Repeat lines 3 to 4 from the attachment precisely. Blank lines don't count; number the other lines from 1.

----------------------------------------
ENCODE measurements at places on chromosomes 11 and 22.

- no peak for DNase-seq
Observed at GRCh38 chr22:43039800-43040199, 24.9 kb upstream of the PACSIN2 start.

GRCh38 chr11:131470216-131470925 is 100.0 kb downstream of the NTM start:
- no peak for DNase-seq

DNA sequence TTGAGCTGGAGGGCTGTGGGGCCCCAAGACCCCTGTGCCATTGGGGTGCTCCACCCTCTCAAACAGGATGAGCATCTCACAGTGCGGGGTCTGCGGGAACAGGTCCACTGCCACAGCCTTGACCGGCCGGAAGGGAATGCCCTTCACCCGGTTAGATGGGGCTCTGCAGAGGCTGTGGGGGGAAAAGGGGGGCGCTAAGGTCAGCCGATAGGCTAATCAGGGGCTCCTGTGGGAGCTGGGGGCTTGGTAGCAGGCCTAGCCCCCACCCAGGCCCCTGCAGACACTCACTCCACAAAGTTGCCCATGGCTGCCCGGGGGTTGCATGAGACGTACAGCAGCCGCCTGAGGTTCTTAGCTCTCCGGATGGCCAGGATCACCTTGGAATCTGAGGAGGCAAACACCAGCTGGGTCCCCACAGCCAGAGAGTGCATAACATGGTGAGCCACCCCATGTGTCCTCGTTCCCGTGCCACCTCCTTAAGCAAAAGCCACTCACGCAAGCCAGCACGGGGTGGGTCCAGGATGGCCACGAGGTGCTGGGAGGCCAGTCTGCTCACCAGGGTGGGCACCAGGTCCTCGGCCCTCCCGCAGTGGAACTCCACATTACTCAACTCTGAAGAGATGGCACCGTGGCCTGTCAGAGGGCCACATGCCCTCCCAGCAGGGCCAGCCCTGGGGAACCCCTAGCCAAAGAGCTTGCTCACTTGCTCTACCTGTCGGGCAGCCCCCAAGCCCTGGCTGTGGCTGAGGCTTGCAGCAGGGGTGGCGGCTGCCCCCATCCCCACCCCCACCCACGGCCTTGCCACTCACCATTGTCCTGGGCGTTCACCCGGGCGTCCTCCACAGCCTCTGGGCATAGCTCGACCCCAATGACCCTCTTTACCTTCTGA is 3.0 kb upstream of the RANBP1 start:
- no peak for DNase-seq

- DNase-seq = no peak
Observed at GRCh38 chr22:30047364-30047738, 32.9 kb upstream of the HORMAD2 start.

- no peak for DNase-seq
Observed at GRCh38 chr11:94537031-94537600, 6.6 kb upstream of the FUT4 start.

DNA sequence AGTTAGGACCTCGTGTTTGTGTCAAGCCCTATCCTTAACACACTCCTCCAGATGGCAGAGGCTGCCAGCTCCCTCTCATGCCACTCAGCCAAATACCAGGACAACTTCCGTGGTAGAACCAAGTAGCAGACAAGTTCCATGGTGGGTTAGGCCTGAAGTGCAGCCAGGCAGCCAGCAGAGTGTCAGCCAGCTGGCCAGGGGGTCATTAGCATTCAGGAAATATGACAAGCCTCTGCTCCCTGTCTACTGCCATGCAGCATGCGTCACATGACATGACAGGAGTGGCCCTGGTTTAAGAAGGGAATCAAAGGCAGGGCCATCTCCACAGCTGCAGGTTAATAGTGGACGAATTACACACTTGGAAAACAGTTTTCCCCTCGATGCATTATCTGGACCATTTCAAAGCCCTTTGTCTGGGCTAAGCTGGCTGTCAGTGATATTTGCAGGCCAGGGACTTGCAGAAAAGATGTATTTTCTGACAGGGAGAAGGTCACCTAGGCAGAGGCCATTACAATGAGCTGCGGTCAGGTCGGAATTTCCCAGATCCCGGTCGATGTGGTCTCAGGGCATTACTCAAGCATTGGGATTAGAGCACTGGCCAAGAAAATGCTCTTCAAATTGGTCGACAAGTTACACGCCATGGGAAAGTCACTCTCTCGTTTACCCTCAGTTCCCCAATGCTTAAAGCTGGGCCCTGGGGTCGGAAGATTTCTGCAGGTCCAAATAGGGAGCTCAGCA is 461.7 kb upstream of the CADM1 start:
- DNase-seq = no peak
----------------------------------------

Observed at GRCh38 chr22:43039800-43040199, 24.9 kb upstream of the PACSIN2 start.

GRCh38 chr11:131470216-131470925 is 100.0 kb downstream of the NTM start: